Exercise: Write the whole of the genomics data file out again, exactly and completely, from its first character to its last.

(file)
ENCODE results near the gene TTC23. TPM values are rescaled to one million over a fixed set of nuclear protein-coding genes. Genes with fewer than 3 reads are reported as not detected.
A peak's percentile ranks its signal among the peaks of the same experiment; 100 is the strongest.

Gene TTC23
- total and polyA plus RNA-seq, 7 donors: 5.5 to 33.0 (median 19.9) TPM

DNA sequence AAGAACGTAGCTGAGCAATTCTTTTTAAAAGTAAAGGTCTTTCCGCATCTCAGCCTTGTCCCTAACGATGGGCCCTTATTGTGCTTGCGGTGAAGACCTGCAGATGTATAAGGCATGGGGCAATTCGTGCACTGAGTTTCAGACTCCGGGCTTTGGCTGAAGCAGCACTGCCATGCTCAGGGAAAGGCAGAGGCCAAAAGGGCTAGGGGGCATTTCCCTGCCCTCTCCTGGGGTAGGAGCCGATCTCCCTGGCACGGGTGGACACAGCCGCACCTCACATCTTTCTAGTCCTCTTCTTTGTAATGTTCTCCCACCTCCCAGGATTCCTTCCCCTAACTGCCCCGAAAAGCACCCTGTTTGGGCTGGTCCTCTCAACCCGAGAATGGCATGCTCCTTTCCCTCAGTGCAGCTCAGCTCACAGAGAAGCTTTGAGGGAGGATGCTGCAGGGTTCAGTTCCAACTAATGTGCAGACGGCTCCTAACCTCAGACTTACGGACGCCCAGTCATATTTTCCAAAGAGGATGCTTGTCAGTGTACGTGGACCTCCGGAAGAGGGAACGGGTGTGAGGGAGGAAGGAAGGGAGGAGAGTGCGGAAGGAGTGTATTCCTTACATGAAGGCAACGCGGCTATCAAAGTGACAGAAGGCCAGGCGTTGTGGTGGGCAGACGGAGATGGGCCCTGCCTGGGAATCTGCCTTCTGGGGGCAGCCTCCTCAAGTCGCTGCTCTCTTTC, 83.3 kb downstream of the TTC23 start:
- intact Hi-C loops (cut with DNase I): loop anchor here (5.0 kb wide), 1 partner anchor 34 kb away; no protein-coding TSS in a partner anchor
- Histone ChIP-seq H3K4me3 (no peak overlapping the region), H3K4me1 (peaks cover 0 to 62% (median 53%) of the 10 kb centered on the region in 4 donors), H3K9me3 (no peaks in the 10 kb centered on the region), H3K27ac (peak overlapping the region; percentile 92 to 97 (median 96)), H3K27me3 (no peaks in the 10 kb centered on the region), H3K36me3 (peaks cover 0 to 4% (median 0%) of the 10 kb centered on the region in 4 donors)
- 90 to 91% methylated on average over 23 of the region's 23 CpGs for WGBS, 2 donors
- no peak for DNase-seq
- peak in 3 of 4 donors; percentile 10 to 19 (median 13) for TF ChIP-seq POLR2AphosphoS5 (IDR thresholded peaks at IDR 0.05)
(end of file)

ENCODE results near the gene TTC23. TPM values are rescaled to one million over a fixed set of nuclear protein-coding genes. Genes with fewer than 3 reads are reported as not detected.
A peak's percentile ranks its signal among the peaks of the same experiment; 100 is the strongest.

Gene TTC23
- total and polyA plus RNA-seq, 7 donors: 5.5 to 33.0 (median 19.9) TPM

DNA sequence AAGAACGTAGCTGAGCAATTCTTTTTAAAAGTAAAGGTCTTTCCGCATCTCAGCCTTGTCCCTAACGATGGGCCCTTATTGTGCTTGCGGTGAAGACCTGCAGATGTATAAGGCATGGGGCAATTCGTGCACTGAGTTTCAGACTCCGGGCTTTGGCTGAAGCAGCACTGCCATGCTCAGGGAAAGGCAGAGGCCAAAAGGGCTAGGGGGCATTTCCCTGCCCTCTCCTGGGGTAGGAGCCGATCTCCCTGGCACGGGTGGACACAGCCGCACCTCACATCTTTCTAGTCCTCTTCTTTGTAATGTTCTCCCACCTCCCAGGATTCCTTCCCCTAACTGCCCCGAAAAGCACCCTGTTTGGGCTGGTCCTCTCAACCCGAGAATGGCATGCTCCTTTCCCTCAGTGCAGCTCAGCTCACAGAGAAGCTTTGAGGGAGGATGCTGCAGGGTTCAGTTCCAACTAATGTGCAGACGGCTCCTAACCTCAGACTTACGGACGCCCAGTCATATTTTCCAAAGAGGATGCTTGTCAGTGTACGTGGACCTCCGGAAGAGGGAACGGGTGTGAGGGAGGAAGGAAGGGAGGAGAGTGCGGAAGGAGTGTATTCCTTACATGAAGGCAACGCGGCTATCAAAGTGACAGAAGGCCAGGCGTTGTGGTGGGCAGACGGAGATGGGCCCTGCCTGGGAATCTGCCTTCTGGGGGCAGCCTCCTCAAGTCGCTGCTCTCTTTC, 83.3 kb downstream of the TTC23 start:
- intact Hi-C loops (cut with DNase I): loop anchor here (5.0 kb wide), 1 partner anchor 34 kb away; no protein-coding TSS in a partner anchor
- Histone ChIP-seq H3K4me3 (no peak overlapping the region), H3K4me1 (peaks cover 0 to 62% (median 53%) of the 10 kb centered on the region in 4 donors), H3K9me3 (no peaks in the 10 kb centered on the region), H3K27ac (peak overlapping the region; percentile 92 to 97 (median 96)), H3K27me3 (no peaks in the 10 kb centered on the region), H3K36me3 (peaks cover 0 to 4% (median 0%) of the 10 kb centered on the region in 4 donors)
- 90 to 91% methylated on average over 23 of the region's 23 CpGs for WGBS, 2 donors
- no peak for DNase-seq
- peak in 3 of 4 donors; percentile 10 to 19 (median 13) for TF ChIP-seq POLR2AphosphoS5 (IDR thresholded peaks at IDR 0.05)